As the result of continuing research for improving the previously proposed process, it has now been found in accordance with this invention that inorganic substances evenly coated with plastics are obtained when an inorganic granular substance having a vinylic monomer carried thereon is brought in a gaseous phase into contact with gaseous sulfur dioxide to effect polymerization of the monomer.

According to the present process, polymerization of the vinylic monomer takes place preferentially on the surface of the inorganic core particles. As the polymerization rarely takes place elsewhere, inorganic granular substances evenly coated with a plastic polymer can thus be easily obtained.

Illustrative of inorganic granular substances useful in this invention as core particles are carbonaceous substances and inorganic substances containing a transition metal. Typical examples of these substances include simple metals, such as iron powder, copper powder and silver powder; oxides, such as ferrite, red oxide, and cupric oxide; salts, such as nickel sulate, cupric carbonate and zinc chloride; and inorganic substances containing a small amount of a transition metal or metals in their composition, such as sand, ore powder, red mud, granular slug and asbestos powder. Besides these, gypsum, calcium carbonate, alumina, glass, etc., can also be used but these relatively inactive inorganic substances are advantageously used after mixture or superficial treatment with a substance containing one or more transition metals. These inorganic substances are used in the form of powders having a granularity sufficiently small to be suspended in a gaseous phase, i.e., a particle diameter of less than 5 mm, preferably 1-100μ. If desired, these inorganic substances may be subjected in advance to a preliminary treatment with a polymer such as polyvinyl alcohol or polyacrylonitrile or with a surfactant such as calcium stearate.

Preferred vinylic monomers to be carried on the surface of the inorganic granular substances are radical-polymerizable or radical-copolymerizable monomers including α,β-ethylenically unsaturated acids, such as acrylic acid and methacrylic acid and salts and esters thereof; vinyl esters of fatty acids, such as vinyl acetate, vinyl propionate and vinyl butyrate; halogenated olefins, such as vinyl chloride and vinylidene chloride; styrenes, such as styrene itself and α-methylstyrene; dienes, such as butadiene, isoprene and chloroprene; unsaturated nitriles, such as acrylonitrile and methacrylonitrile; and crosslinkable monomers, such as N-methylolacrylamide and divinylbenzene. These monomers are usually applied in the form of a solution in water or an organic solvent onto the surface of inorganic substances, but gaseous or liquid monomers may be adsorbed directly onto the surface of the granules of the inorganic substance. The monomer is used in an amount sufficient to afford 5-100 parts by volume of a polymer per 100 parts by volume of the inorganic substance. The treatment for applying the monomer to the inorganic substance is carried out, for example, by mixing both homogeneously or spraying the monomer on the inorganic substance or by dipping the inorganic substance into the monomer and then removing.

The thus obtained inorganic substance carrying the monomer thereon is charged into a reaction vessel while suspended in a gaseous phase by shaking or blowing with a gas and brought into contact with gaseous sulfur dioxide. In this case, gaseous sulfur dioxide is used in an amount of 0.01-100 parts by weight, preferably 2-10 parts by weight per 100 parts by weight of the monomer.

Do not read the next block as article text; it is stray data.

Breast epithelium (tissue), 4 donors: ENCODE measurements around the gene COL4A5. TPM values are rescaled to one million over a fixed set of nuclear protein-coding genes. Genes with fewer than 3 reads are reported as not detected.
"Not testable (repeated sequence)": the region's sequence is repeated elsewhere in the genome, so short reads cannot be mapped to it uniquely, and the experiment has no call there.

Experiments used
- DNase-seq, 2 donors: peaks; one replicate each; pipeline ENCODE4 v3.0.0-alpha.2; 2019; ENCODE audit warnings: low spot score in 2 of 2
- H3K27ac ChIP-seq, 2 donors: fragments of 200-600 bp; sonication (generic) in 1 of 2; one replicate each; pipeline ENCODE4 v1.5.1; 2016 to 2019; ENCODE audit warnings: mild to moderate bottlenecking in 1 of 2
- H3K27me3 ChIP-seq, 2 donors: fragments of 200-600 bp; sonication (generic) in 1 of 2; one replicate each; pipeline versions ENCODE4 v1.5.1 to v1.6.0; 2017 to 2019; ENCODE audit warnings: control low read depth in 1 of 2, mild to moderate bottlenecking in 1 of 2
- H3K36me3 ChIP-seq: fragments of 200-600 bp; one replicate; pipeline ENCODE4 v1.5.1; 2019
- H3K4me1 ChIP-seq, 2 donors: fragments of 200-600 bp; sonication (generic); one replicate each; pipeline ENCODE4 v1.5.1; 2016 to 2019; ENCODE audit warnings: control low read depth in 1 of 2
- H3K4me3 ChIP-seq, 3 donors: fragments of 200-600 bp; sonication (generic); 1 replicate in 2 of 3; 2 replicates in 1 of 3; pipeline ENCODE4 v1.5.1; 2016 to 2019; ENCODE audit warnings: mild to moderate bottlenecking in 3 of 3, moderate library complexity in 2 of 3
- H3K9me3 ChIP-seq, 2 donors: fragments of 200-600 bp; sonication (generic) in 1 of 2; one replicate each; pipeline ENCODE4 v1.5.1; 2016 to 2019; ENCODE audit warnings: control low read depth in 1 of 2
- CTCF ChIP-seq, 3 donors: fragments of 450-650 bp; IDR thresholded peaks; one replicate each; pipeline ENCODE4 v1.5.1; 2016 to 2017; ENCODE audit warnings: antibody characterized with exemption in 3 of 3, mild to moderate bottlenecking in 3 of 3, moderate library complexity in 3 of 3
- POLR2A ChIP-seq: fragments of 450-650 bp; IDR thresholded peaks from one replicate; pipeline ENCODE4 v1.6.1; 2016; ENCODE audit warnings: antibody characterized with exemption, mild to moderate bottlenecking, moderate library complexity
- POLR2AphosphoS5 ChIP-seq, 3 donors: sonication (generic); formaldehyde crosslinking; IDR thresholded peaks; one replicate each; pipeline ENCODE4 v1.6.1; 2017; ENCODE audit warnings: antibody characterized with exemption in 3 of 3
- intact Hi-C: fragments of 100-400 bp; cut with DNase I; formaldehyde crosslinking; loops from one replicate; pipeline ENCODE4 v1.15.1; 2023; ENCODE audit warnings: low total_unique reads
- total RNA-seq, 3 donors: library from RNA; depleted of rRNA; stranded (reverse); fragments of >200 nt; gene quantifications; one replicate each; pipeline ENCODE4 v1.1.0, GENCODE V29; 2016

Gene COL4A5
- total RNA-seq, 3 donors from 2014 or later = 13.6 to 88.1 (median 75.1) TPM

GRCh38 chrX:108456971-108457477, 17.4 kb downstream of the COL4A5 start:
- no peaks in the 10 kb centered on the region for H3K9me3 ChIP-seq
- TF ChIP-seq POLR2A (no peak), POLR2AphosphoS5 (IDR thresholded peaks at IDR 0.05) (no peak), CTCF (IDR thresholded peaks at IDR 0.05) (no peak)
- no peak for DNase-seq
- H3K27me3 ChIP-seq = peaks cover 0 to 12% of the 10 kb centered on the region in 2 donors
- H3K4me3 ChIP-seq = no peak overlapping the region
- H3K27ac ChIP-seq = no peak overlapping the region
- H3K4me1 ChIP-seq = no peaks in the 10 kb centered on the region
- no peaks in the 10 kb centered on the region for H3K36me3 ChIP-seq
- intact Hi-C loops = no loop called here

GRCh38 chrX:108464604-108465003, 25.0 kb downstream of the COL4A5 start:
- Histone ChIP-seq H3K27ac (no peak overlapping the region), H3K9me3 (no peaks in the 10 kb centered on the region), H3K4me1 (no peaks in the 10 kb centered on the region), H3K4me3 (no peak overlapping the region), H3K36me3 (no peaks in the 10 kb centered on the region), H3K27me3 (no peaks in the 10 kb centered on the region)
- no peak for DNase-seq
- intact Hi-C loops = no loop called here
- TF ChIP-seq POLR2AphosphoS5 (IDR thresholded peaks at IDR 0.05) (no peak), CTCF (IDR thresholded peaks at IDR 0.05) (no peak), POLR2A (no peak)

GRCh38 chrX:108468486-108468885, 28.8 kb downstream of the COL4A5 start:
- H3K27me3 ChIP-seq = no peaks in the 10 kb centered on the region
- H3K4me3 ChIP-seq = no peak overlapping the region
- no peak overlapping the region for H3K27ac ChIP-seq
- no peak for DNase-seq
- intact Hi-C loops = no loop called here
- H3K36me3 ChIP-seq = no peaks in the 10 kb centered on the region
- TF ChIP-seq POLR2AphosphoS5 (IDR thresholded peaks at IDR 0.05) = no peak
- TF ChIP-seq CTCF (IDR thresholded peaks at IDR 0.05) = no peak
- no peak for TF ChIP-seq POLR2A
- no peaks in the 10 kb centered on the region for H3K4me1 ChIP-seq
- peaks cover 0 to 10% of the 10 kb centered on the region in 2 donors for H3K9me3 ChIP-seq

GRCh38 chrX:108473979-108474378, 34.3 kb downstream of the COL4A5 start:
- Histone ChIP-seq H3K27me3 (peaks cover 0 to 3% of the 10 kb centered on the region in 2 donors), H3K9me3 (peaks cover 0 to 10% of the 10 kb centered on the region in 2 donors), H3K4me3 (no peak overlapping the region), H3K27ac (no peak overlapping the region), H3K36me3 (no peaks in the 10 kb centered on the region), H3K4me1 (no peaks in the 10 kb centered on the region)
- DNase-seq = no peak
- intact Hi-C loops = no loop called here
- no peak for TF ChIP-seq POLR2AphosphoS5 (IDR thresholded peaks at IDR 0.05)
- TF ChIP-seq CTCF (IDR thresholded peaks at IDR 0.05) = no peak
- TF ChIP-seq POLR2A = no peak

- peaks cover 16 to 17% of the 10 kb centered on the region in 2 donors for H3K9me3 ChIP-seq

In this invention, it is necessary to conduct the polymerization reaction in the presence of a small amount of water or a lower alcohol. Accordingly, it is preferable to incorporate a small amount of water or a lower alcohol into the monomer to be applied to the granules of the inorganic substance or to introduce a vapor of water or a lower alcohol into the reaction system.

According to this invention, inorganic substances evenly coated with plastics can be obtained in a simple manner without using any solvent or radical polymerization initiator. The resulting plastic-coated inorganic substances find utility in various fields, for example, as fillers for plastics, construction materials, molding materials, magnet materials, electrode materials and delayed-action fertilizers.

This invention will now be explained in more detail by way of the following examples.

EXAMPLE 1

Barium ferrite, red oxide, nickel sulfate, copper powder, Toyoura standard sand, artificial graphite, carbon black and Zircon sand each were finely divided to have a particle size of about 200 mesh. Using these inorganic substances as starting materials, inorganic granular substances effectively coated with a plastic high molecular substance were produced according to the following process.

In 50 ml pressure-resistant glass reaction tubes were placed 20.0 g of each of the above inorganic substances, together with 0.02 of water and 2.5 g of a given vinylic monomer. The mixture was vigorously shaken for 5 minutes. To this mixture was added 0.05 g of liquid sulfur dioxide and then the glass reaction tube was sealed. In a constant temperature box kept at 60C, the sealed tube was vigorously shaken for 4 hours by means of a vibrator. The pressure in the sealed tube was reduced to remove unreacted monomer, water and sulfur dioxide. Observation of the resultant solid matter with an electron microscope showed that the surface of the inorganic granular substance was wholly coated with a high molecular substance. Where 0.05 g of benzoyl peroxide (dissolved in the monomer) was used in place of sulfur dioxide, local agglomeration of a high molecular substance took place and a part of the inorganic substance was not coated with the high molecular substance. The results of this series of experiments are shown in Table 1.